Public art is about creating, or perhaps reflecting, a 'sense of place' about an area or neighborhood. It can facilitate an attachment to the community and express the characteristics and the culture of the community.
The writer Gertrude Stein famously said when returning to her childhood home of Oakland, California after an industrial development had changed the place she fondly remembered, "There is no 'there' there."
While public art couldn't return the same feeling and connection one has about a place if its architecture and development pattern has been radically changed, as in razing a neighborhood to install an industrial park, the art of place-making is in the careful planning and design of streetscapes, buildings, public spaces, and linkages.
When people have that special connection to a particular place, they adorn it with cultural expressions and art. Design for the built environment and landscape are artistic expressions that help shape the meaning people have for places. Architecture, planning, landscape architecture, interior design and public art elements compliment each other in evoking meaning. The experience one has in those places is also part of the place-making symphony.
In some cities, Los Angeles for example, all public projects are required to incorporate art valued at no less than 1% of the cost of construction, ensuring that the artists’ expressions rise with the architects’ and designers’ expressions. Both represent a response to time and place, creating a special harmony, even if the design statements are not in alignment.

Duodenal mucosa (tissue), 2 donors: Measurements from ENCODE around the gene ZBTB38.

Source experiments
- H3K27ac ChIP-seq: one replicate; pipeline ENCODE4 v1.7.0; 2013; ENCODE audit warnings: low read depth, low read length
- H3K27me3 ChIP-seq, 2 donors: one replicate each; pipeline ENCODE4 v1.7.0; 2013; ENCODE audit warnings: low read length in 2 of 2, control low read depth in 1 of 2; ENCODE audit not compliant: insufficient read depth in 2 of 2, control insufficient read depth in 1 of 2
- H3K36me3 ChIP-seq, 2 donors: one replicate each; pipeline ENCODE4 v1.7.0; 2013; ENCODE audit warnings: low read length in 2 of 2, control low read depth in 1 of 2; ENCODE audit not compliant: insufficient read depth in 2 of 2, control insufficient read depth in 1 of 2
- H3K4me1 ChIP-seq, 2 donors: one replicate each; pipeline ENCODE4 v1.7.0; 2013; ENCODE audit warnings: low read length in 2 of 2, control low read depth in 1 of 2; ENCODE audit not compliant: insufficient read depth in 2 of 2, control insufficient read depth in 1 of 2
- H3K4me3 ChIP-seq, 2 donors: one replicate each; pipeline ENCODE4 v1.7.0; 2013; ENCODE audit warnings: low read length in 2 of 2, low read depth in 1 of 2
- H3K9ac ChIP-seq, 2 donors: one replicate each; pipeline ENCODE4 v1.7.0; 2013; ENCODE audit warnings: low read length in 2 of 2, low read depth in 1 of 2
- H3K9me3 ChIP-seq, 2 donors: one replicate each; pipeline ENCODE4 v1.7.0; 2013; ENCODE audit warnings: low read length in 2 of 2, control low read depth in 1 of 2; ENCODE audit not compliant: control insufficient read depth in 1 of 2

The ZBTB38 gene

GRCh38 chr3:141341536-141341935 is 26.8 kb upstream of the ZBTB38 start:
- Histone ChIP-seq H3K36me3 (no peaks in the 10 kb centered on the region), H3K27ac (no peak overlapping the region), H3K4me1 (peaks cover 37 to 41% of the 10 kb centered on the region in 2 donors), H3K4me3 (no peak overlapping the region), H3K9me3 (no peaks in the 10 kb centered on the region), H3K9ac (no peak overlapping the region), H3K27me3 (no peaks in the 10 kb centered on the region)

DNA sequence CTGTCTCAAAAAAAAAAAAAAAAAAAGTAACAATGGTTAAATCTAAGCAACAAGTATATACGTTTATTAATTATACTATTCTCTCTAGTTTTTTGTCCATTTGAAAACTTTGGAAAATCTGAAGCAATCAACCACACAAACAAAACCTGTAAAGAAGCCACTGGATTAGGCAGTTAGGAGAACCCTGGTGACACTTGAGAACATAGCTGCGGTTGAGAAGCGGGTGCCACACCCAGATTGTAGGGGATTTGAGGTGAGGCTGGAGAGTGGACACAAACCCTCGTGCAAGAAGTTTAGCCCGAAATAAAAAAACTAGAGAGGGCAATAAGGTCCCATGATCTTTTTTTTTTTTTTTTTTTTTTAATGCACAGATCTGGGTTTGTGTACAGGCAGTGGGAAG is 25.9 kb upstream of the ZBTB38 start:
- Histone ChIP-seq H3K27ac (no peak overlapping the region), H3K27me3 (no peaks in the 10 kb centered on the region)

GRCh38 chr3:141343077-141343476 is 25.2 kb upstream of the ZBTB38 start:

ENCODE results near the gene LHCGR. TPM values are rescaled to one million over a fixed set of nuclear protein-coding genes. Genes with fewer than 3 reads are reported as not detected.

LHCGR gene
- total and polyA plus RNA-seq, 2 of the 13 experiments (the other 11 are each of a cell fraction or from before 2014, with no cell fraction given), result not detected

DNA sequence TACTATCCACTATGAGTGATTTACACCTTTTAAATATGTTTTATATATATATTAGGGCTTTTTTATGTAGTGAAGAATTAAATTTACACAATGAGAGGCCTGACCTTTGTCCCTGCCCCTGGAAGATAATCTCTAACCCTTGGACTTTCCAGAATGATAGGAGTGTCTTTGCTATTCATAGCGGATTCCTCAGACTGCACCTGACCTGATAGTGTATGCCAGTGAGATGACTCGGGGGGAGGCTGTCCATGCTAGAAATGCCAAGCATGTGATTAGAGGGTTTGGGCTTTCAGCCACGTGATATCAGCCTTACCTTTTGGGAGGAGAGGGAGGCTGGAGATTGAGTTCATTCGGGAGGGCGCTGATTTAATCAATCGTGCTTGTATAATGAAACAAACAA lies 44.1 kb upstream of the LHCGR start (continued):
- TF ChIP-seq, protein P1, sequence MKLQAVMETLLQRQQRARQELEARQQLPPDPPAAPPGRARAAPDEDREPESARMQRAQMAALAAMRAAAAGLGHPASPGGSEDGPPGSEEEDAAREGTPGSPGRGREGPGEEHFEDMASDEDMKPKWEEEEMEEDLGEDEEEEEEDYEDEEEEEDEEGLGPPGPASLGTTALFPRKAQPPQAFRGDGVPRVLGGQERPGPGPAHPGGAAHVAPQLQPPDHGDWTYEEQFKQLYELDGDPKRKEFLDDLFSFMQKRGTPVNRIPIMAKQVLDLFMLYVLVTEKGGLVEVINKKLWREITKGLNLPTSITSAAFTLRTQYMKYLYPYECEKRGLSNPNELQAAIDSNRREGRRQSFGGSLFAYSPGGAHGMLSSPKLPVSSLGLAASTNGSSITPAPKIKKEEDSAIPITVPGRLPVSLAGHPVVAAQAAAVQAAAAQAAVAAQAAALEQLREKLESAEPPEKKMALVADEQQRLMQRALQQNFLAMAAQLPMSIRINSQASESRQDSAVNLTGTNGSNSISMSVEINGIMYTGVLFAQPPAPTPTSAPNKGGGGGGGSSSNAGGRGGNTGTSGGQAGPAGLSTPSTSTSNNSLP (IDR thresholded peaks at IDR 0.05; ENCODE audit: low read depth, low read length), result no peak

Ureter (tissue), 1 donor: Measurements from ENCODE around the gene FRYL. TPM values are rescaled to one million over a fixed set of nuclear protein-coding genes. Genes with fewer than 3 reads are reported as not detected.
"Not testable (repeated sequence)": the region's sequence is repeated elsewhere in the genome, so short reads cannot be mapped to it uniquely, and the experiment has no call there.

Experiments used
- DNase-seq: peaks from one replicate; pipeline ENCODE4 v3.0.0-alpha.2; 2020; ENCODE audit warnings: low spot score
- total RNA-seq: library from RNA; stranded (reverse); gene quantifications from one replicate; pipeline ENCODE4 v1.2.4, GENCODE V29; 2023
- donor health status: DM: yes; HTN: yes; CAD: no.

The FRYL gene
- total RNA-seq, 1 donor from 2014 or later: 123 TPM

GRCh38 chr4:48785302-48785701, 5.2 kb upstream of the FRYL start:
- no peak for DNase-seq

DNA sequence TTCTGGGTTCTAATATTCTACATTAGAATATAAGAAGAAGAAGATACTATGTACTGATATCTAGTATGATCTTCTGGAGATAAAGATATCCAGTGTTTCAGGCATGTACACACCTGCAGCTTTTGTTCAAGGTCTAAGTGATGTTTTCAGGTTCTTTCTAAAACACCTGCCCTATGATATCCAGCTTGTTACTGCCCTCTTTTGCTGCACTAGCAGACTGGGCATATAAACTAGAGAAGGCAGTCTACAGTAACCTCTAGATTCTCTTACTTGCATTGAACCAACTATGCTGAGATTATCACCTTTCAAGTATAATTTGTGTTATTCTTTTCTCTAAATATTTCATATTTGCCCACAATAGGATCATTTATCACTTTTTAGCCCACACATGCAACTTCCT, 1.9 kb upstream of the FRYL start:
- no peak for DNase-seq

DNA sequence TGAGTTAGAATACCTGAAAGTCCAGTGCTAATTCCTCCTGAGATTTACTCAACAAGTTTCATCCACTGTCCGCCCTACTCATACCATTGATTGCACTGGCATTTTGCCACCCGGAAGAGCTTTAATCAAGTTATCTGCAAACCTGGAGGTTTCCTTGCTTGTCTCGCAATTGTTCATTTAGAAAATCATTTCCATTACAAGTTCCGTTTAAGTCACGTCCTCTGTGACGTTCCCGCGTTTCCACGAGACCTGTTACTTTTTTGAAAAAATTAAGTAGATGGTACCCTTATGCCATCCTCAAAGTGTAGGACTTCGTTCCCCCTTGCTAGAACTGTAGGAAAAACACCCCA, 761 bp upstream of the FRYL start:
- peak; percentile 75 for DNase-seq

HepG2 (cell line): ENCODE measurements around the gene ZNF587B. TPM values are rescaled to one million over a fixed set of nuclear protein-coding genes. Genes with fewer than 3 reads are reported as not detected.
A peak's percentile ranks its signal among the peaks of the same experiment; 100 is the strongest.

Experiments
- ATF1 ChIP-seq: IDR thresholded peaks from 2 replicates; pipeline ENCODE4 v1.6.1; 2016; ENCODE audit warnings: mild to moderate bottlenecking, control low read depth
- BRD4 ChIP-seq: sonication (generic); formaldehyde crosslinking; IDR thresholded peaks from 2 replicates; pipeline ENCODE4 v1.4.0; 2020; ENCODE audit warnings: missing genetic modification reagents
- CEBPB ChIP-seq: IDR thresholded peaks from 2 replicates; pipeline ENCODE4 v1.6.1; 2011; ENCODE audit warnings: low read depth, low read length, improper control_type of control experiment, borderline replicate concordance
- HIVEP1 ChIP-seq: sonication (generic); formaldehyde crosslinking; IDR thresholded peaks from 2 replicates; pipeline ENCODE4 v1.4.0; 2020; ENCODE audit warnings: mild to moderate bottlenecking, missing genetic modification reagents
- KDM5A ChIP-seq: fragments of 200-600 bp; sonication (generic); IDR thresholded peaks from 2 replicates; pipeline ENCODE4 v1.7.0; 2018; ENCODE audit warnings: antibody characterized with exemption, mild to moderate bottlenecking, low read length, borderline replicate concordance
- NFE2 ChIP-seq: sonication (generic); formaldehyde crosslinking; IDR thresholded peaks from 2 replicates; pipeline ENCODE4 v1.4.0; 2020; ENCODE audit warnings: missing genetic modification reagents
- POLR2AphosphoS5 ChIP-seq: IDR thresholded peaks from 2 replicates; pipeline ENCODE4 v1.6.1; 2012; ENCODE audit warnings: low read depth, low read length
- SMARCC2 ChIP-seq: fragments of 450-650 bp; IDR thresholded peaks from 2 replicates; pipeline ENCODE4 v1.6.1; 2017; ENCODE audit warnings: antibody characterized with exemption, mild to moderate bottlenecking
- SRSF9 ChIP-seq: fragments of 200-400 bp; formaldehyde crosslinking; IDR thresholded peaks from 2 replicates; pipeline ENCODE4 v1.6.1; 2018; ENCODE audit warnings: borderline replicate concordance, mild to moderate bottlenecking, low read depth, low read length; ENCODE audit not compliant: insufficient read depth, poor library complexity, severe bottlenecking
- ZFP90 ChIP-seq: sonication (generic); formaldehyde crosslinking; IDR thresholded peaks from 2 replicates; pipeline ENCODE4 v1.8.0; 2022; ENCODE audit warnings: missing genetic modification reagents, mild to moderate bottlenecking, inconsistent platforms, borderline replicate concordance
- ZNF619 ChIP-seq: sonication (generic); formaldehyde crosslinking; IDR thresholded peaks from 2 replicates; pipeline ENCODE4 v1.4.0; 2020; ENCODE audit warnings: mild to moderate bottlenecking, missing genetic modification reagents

When appreciating public art, take notice of the context in terms of the surrounding buildings, the area’s history, the culture of the neighborhood and, if possible, the date of completion. Personally, I’ve found that architecture and public art are both responsible for creating meaning and attachment to places, as well as reflecting a larger statement about a community.
The picture above and the video below show the art on display at the West Hollywood Automated Parking Garage. The necessarily industrial and brutalist interior loading bays are decorated with colorful paintings on the walls and the modern expression of the exterior includes a piece from Ned Kahn that plays with the available light as seen in the video below.